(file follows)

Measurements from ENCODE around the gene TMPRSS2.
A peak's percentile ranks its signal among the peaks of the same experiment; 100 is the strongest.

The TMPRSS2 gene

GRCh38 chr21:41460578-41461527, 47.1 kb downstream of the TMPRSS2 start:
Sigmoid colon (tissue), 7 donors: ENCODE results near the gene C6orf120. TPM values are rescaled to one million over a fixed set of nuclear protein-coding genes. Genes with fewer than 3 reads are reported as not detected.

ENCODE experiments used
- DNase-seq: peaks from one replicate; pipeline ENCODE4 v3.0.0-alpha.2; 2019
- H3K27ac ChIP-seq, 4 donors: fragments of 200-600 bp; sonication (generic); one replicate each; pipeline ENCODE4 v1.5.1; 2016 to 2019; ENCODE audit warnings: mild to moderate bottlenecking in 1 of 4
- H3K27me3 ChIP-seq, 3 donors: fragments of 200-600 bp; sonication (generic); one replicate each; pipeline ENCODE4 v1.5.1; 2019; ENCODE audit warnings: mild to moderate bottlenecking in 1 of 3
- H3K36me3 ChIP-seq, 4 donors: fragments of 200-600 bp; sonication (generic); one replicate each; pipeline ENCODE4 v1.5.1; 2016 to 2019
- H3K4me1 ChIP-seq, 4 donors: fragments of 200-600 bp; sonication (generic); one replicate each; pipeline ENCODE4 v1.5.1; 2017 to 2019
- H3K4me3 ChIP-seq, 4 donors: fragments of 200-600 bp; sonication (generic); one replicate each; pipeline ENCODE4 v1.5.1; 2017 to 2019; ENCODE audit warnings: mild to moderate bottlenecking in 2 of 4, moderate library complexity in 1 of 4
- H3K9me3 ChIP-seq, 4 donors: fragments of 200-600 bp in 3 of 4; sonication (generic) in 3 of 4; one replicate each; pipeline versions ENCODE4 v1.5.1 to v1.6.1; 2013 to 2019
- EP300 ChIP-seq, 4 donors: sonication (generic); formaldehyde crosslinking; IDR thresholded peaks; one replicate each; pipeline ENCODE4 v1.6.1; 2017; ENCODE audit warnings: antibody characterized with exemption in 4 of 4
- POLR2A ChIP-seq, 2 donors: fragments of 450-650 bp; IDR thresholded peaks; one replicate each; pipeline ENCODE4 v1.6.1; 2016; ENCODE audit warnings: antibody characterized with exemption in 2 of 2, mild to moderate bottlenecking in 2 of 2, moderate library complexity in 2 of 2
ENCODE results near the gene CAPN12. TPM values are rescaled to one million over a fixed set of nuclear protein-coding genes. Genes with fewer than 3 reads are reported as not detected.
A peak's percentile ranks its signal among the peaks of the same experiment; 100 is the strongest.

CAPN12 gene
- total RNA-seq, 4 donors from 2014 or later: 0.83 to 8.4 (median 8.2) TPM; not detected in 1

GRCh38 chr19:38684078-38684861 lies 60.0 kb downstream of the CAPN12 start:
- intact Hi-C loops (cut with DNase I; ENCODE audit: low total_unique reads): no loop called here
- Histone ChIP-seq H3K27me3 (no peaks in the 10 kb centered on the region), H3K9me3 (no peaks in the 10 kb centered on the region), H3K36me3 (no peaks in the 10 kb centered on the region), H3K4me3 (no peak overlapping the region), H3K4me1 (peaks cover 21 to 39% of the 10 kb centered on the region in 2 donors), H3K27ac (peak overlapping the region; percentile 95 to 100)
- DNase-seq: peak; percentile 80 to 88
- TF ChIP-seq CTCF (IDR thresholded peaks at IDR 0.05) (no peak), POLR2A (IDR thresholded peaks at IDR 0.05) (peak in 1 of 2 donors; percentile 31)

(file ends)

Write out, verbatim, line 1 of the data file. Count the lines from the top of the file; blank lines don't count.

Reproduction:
Measurements from ENCODE around the gene TMPRSS2.